1. Users are too ‘dumb’ (i.e., unwilling to take an interest in learning about this; they can’t stop impulse clicking on screen areas and typing mindlessly into their browser address bars; they fail to see that the internet is similar to telephony: it operates by numbers- IP addresses are no longer than phone numbers, and no more difficult to remember, if typing them out). I still am amazed that users type directly in their address bars (and of course make mistakes) to find sites. Firefox and Google certainly are not trying to stop this.

The money is steadily coming in from the advertisers. It’s 99% of Google’s income. And from that income comes the imcome of many of the above parties mentioned. All dependent on each other- trickle down. Having ‘dumb’ users just encourages this to continue. There is no reason anyone (except consumers perhaps) might want to change the situation. It is a cash cow.

Maybe it’s unfortunate that we have to endure more DNS follies because by being faulty the system brings in even more ad income. But I doubt those profiting from it would think so.

There’s a reason I put ‘dumb’ in quotes. Users are not dumb; they are actually smarter than we are: what they don’t know won’t bother them. And they certainly don’t concern themselves with DNS. The more one knows about DNS the more annoying it is.

argv August 7, 2009 2:22 AM

In short:
– do your own lookups
– on your own local cache

Every home user can do this.

There are speed and reliability gains, and all ‘problems’ identified here would be solved. And there’s another ‘problem’ that has not been mentioned which would be eliminated, relating to privacy. That is, the infamous “DNS leaks” problem.

Using an external DNS provider is like dialling ‘directory assistance’ every time one wants to make a ‘call’, despite that one can easily obtain a copy of the ‘telephone directory’ and keep it near the phone. And in this case, thanks to technology, the later method is actually faster, and no more less convenient.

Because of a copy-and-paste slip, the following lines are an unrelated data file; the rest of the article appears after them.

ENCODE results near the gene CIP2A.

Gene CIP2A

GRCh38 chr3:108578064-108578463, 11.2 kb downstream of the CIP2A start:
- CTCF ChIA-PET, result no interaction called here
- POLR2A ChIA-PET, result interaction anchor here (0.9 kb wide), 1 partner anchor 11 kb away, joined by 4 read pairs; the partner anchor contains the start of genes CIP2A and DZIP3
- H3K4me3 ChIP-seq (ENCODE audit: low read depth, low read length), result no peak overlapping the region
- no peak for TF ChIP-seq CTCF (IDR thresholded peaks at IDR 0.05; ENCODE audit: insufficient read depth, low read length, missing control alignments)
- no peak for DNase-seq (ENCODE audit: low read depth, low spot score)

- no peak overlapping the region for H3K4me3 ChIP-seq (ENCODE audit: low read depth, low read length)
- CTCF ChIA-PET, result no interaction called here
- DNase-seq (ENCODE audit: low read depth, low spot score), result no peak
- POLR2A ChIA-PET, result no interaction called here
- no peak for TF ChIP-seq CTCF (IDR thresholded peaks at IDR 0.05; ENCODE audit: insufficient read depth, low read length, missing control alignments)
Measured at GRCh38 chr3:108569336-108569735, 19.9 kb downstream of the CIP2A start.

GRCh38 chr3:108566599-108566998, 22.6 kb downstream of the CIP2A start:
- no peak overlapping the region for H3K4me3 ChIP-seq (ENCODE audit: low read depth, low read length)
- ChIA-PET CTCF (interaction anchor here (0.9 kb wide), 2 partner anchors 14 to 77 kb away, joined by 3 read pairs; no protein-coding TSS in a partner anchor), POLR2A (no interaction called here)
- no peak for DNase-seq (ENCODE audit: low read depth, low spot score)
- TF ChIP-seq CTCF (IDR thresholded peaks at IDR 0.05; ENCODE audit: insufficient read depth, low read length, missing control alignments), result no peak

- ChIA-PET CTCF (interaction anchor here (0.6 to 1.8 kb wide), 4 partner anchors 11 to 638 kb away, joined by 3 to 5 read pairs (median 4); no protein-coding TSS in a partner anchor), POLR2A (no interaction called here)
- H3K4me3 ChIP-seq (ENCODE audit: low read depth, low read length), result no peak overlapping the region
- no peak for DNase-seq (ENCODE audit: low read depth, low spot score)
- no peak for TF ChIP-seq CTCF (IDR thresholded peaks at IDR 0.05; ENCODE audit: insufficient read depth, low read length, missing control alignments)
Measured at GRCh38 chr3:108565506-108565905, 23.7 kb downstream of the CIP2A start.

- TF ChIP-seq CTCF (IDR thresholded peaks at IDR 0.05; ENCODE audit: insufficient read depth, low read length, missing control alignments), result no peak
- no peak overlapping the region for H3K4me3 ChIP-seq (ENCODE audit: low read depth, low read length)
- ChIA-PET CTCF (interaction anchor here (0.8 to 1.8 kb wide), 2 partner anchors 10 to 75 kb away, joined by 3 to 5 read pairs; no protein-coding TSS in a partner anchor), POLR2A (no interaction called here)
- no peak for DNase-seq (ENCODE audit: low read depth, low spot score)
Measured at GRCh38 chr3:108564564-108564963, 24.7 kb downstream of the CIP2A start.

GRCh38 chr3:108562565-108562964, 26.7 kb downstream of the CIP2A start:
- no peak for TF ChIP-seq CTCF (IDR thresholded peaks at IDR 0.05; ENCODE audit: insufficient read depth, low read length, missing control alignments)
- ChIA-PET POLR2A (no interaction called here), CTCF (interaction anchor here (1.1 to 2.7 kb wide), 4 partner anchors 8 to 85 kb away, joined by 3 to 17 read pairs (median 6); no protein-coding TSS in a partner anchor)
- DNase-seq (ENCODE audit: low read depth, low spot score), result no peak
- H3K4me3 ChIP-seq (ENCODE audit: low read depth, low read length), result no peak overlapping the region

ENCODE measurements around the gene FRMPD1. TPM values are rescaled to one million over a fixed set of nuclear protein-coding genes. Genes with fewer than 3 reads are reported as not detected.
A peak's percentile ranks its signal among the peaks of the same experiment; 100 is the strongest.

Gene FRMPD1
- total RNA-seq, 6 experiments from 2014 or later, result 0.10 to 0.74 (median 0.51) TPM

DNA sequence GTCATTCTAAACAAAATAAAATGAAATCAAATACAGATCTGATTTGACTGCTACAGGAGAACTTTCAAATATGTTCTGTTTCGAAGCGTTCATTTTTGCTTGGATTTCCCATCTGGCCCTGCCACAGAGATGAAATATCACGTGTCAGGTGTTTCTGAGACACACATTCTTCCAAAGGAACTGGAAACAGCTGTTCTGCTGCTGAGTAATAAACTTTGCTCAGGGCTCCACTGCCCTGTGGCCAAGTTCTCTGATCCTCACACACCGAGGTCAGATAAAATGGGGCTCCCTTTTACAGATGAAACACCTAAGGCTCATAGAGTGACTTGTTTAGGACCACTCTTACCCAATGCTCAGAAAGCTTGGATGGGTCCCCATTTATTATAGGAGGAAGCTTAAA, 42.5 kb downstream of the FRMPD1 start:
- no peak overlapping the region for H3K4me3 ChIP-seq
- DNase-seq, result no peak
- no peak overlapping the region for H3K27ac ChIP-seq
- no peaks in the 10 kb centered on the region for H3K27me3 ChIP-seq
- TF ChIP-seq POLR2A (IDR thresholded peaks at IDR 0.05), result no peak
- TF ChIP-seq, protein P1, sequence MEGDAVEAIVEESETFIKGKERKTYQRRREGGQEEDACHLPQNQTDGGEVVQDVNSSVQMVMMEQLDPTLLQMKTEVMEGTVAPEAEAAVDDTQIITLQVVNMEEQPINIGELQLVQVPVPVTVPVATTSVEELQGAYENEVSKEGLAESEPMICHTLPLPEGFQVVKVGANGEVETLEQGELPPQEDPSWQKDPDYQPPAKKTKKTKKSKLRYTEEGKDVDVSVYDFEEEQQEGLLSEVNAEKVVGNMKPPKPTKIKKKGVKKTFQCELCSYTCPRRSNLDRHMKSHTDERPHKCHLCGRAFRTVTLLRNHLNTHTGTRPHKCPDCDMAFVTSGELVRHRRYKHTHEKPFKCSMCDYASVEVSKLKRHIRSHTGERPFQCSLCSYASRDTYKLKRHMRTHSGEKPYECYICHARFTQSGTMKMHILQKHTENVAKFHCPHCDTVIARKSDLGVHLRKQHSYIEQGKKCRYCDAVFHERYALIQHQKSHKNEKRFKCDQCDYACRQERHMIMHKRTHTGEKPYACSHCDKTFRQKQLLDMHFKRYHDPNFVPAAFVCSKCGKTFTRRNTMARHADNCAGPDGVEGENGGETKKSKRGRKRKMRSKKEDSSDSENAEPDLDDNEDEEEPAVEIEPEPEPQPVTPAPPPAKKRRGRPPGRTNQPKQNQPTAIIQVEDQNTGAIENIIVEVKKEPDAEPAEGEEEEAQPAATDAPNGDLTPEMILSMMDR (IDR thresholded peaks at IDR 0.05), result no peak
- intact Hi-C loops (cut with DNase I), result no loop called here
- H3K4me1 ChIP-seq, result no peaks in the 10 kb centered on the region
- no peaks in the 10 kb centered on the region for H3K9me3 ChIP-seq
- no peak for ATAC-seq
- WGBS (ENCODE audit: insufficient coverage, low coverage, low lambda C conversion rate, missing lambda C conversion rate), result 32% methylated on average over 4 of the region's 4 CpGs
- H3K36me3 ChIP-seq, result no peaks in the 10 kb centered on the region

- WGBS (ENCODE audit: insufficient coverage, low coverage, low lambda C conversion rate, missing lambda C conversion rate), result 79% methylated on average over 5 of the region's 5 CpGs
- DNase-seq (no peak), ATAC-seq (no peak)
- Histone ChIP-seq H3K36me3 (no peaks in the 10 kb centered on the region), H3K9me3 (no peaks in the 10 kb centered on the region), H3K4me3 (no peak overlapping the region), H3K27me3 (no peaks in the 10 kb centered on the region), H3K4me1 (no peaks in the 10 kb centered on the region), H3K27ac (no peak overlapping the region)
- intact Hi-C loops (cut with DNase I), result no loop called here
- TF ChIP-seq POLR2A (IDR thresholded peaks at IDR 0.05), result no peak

Key to telepony metaphor:
‘directory assistance’ = a DNS service
‘call’ = access a resource via HTTP
‘telephone directory’ = a DNS cache

There is software to do this (run a local cache) that is simple, open source and free. All you have to do is open your mind, stop thinking in terms of the anti-/etc/hosts, DNS paradigm and have a look. It’s been right there all along.

For PC users, here no need to argue the merits of DNS. Sending UDP packets to some foreign server’s DNS port 53 every time one wants to ‘make a call’ is not necessary. All one needs is a copy of the ‘telephone directory’ (=all hostnames and corresponding IP’s, i.e. a modern-day /etc/hosts). The only reason all PC users do not have this already is because we were sold on an alternative that was deemed necessary due in part to hadware constraints, and the usual obsessive compulsiveness about staying ‘updated’ things almost in realtime. For the non-tecnical user, the ‘telephone directory’ does not need to be updated every 5min. And having a searchable copy of the directory might encourage users to stick to ‘trustworthy’ sites, not some dodgy ones that hide their locations using a variety of tricks.

Well, that concludes my pitch for simplicity. I reckon this is a high traffic blog; I hope that maybe my comments get some people thinking outside the box (where ‘the box’ = the anti-/etc/hosts, DNS paradigm).

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Andy F October 8, 2013 5:14 AM

There’s another implication of the Barefruit NXDOMAIN fiasco. When connected to a corporate VPN under normal circumstances, Domain name resolution works because the ISP’s DNS server will try and fail to resolve your corporate LAN’s private address range, and then return NXDOMAIN. The corporate DNS Server will then resolve your private addresses.

But not with Barefruit, oh no. Barefruit doesn’t care that the name you specified resolves to a private address on your LAN – it will still hijack the NXDOMAIN response to serve up its spam, ensuring that your corporate DNS servers never get a chance to resolve that address, comprehensively breaking your VPN. Thanks Barefruit!